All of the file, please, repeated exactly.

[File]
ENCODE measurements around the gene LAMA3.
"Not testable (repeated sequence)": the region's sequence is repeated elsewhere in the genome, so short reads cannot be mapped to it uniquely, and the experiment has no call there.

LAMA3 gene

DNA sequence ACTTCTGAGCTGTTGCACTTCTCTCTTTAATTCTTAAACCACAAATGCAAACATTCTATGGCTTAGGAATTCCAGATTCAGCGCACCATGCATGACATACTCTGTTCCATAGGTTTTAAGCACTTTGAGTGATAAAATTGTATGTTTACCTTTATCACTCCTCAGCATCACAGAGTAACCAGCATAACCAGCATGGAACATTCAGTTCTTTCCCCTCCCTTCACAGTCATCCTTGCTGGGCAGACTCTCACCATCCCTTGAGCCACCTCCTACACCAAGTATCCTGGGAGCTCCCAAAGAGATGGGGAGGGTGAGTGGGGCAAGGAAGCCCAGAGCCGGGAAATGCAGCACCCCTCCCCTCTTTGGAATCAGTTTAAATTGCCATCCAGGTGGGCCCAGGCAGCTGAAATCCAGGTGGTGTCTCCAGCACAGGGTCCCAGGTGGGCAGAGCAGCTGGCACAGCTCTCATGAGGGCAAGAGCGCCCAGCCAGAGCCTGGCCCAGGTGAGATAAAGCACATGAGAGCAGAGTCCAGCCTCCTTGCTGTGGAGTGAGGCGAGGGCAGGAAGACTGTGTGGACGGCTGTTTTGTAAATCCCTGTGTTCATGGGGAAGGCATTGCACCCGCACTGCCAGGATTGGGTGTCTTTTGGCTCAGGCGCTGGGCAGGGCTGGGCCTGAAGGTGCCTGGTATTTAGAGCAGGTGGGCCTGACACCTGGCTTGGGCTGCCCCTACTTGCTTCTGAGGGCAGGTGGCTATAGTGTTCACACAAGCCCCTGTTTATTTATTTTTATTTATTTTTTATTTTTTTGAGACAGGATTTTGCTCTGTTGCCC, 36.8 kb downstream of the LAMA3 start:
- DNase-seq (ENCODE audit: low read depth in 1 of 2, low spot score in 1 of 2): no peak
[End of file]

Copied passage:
ENCODE measurements around the gene LAMA3.
"Not testable (repeated sequence)": the region's sequence is repeated elsewhere in the genome, so short reads cannot be mapped to it uniquely, and the experiment has no call there.

LAMA3 gene

DNA sequence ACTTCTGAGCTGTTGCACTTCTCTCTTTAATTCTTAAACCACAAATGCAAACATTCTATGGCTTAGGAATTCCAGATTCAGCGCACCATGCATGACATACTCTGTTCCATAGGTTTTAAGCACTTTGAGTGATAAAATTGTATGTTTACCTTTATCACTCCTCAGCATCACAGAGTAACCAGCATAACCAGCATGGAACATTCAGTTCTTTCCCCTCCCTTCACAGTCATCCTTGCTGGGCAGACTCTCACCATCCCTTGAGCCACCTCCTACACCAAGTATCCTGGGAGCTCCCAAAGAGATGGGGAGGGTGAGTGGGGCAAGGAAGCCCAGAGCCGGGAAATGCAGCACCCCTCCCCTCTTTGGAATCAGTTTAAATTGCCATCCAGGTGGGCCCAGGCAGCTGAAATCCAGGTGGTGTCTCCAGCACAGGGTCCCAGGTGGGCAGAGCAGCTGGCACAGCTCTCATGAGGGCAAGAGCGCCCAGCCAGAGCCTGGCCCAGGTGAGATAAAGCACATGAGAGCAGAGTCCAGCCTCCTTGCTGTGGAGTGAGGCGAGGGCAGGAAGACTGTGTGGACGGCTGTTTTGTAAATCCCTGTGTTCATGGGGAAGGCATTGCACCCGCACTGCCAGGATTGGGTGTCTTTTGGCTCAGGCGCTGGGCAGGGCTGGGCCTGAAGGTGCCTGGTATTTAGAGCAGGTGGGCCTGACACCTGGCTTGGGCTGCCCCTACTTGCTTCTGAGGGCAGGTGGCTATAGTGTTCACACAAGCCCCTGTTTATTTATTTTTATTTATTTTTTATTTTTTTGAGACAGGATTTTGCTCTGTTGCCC, 36.8 kb downstream of the LAMA3 start:
- DNase-seq (ENCODE audit: low read depth in 1 of 2, low spot score in 1 of 2): no peak